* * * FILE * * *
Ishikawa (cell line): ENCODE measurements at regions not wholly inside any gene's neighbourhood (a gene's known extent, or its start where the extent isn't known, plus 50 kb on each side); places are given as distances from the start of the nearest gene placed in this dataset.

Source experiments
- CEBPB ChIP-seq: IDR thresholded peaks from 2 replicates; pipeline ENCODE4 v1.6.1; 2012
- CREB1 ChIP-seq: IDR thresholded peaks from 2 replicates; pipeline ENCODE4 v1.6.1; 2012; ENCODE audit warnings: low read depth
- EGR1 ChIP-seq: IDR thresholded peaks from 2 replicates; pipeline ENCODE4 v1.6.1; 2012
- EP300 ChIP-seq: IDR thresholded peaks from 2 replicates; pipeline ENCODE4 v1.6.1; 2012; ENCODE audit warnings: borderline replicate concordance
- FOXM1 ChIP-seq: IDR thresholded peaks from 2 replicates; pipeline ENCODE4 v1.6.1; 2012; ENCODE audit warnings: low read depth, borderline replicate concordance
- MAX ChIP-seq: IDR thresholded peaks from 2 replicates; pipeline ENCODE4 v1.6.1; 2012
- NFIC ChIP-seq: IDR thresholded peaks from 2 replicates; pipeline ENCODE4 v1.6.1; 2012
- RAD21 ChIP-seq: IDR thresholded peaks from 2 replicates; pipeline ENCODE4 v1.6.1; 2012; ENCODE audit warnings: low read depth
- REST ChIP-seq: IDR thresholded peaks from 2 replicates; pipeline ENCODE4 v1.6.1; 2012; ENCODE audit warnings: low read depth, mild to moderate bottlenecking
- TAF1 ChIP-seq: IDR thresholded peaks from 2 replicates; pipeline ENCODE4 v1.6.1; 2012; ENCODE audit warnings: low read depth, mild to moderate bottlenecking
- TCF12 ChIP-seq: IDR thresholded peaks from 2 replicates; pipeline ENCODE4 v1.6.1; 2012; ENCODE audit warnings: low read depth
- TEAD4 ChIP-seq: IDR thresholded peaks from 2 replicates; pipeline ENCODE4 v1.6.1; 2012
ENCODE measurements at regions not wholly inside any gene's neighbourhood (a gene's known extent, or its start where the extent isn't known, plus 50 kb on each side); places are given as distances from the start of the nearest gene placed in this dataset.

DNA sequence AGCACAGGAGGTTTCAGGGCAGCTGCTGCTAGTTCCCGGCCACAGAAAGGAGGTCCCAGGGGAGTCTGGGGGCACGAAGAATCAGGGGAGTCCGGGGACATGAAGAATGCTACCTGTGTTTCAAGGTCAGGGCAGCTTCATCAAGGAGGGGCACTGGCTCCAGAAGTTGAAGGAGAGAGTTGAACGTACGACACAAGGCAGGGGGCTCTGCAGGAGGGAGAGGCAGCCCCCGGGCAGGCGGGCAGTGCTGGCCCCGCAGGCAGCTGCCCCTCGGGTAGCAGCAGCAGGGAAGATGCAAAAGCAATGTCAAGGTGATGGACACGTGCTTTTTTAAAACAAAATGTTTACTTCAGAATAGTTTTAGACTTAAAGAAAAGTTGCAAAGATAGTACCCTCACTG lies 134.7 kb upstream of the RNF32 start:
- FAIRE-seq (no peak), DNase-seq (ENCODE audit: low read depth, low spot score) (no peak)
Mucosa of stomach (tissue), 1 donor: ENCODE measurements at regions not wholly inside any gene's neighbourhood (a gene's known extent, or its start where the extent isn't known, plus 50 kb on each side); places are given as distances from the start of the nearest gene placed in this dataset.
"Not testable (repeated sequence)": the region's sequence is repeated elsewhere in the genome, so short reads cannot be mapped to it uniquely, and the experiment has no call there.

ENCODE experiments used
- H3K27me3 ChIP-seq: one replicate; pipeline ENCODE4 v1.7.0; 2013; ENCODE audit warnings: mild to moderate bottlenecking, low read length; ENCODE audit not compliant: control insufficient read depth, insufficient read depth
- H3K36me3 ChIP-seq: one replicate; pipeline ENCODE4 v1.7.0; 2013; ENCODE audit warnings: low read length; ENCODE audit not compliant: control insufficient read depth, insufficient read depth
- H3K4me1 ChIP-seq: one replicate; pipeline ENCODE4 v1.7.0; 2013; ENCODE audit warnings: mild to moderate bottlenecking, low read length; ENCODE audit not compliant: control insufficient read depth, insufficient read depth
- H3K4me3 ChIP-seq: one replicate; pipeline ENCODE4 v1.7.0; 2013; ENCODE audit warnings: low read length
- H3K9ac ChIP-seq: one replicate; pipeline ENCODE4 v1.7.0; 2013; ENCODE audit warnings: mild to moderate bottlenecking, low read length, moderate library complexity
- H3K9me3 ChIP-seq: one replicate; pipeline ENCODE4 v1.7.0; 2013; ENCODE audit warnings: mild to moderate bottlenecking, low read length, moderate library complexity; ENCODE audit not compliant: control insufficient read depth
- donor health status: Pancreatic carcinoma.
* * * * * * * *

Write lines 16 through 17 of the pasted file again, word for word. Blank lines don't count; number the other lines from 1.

DNA sequence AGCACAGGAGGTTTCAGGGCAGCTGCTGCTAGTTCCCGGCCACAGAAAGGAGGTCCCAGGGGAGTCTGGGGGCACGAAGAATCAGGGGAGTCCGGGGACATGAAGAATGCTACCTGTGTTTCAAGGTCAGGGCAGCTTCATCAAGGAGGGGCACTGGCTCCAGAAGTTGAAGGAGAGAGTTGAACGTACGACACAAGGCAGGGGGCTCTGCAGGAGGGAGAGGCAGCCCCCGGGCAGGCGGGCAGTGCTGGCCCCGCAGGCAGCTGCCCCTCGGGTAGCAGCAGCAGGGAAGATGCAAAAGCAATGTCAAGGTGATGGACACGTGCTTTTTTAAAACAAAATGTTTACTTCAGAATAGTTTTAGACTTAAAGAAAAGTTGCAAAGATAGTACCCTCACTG lies 134.7 kb upstream of the RNF32 start:
- FAIRE-seq (no peak), DNase-seq (ENCODE audit: low read depth, low spot score) (no peak)